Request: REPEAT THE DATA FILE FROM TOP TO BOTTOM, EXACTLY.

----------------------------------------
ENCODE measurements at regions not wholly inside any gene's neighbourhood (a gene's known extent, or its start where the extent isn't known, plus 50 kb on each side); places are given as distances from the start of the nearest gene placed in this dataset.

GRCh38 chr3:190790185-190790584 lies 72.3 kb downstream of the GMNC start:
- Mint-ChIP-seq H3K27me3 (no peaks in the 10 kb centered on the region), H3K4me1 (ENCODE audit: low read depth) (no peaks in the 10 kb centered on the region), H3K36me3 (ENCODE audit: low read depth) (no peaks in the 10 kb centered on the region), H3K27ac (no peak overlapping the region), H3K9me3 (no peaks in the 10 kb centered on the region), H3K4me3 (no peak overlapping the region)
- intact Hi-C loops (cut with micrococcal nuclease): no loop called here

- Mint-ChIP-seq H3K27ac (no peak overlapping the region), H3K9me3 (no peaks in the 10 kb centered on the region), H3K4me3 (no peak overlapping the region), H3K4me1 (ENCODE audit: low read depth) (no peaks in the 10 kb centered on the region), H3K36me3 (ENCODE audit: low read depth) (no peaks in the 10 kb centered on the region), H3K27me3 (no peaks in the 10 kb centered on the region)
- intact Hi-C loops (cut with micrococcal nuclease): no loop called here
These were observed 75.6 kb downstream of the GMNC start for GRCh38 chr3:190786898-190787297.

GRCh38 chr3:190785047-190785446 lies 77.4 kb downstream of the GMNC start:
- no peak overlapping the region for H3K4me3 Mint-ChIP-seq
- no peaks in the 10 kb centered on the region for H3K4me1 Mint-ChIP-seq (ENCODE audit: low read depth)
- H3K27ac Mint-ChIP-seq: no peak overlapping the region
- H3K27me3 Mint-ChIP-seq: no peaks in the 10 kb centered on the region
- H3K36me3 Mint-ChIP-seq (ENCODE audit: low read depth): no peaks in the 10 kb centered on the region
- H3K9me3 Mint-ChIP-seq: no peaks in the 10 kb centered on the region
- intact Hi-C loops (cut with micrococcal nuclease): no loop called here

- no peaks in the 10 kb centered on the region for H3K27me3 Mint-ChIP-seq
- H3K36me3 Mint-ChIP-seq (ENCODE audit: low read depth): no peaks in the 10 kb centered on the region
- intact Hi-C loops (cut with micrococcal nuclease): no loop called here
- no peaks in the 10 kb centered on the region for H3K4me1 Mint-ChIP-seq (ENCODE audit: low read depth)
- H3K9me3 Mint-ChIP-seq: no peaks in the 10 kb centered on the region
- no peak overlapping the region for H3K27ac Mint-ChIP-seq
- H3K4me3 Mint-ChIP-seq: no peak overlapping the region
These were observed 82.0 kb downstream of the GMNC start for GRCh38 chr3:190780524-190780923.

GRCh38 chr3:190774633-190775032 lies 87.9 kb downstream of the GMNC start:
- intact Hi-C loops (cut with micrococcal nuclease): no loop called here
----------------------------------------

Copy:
ENCODE measurements at regions not wholly inside any gene's neighbourhood (a gene's known extent, or its start where the extent isn't known, plus 50 kb on each side); places are given as distances from the start of the nearest gene placed in this dataset.

GRCh38 chr3:190790185-190790584 lies 72.3 kb downstream of the GMNC start:
- Mint-ChIP-seq H3K27me3 (no peaks in the 10 kb centered on the region), H3K4me1 (ENCODE audit: low read depth) (no peaks in the 10 kb centered on the region), H3K36me3 (ENCODE audit: low read depth) (no peaks in the 10 kb centered on the region), H3K27ac (no peak overlapping the region), H3K9me3 (no peaks in the 10 kb centered on the region), H3K4me3 (no peak overlapping the region)
- intact Hi-C loops (cut with micrococcal nuclease): no loop called here

- Mint-ChIP-seq H3K27ac (no peak overlapping the region), H3K9me3 (no peaks in the 10 kb centered on the region), H3K4me3 (no peak overlapping the region), H3K4me1 (ENCODE audit: low read depth) (no peaks in the 10 kb centered on the region), H3K36me3 (ENCODE audit: low read depth) (no peaks in the 10 kb centered on the region), H3K27me3 (no peaks in the 10 kb centered on the region)
- intact Hi-C loops (cut with micrococcal nuclease): no loop called here
These were observed 75.6 kb downstream of the GMNC start for GRCh38 chr3:190786898-190787297.

GRCh38 chr3:190785047-190785446 lies 77.4 kb downstream of the GMNC start:
- no peak overlapping the region for H3K4me3 Mint-ChIP-seq
- no peaks in the 10 kb centered on the region for H3K4me1 Mint-ChIP-seq (ENCODE audit: low read depth)
- H3K27ac Mint-ChIP-seq: no peak overlapping the region
- H3K27me3 Mint-ChIP-seq: no peaks in the 10 kb centered on the region
- H3K36me3 Mint-ChIP-seq (ENCODE audit: low read depth): no peaks in the 10 kb centered on the region
- H3K9me3 Mint-ChIP-seq: no peaks in the 10 kb centered on the region
- intact Hi-C loops (cut with micrococcal nuclease): no loop called here

- no peaks in the 10 kb centered on the region for H3K27me3 Mint-ChIP-seq
- H3K36me3 Mint-ChIP-seq (ENCODE audit: low read depth): no peaks in the 10 kb centered on the region
- intact Hi-C loops (cut with micrococcal nuclease): no loop called here
- no peaks in the 10 kb centered on the region for H3K4me1 Mint-ChIP-seq (ENCODE audit: low read depth)
- H3K9me3 Mint-ChIP-seq: no peaks in the 10 kb centered on the region
- no peak overlapping the region for H3K27ac Mint-ChIP-seq
- H3K4me3 Mint-ChIP-seq: no peak overlapping the region
These were observed 82.0 kb downstream of the GMNC start for GRCh38 chr3:190780524-190780923.

GRCh38 chr3:190774633-190775032 lies 87.9 kb downstream of the GMNC start:
- intact Hi-C loops (cut with micrococcal nuclease): no loop called here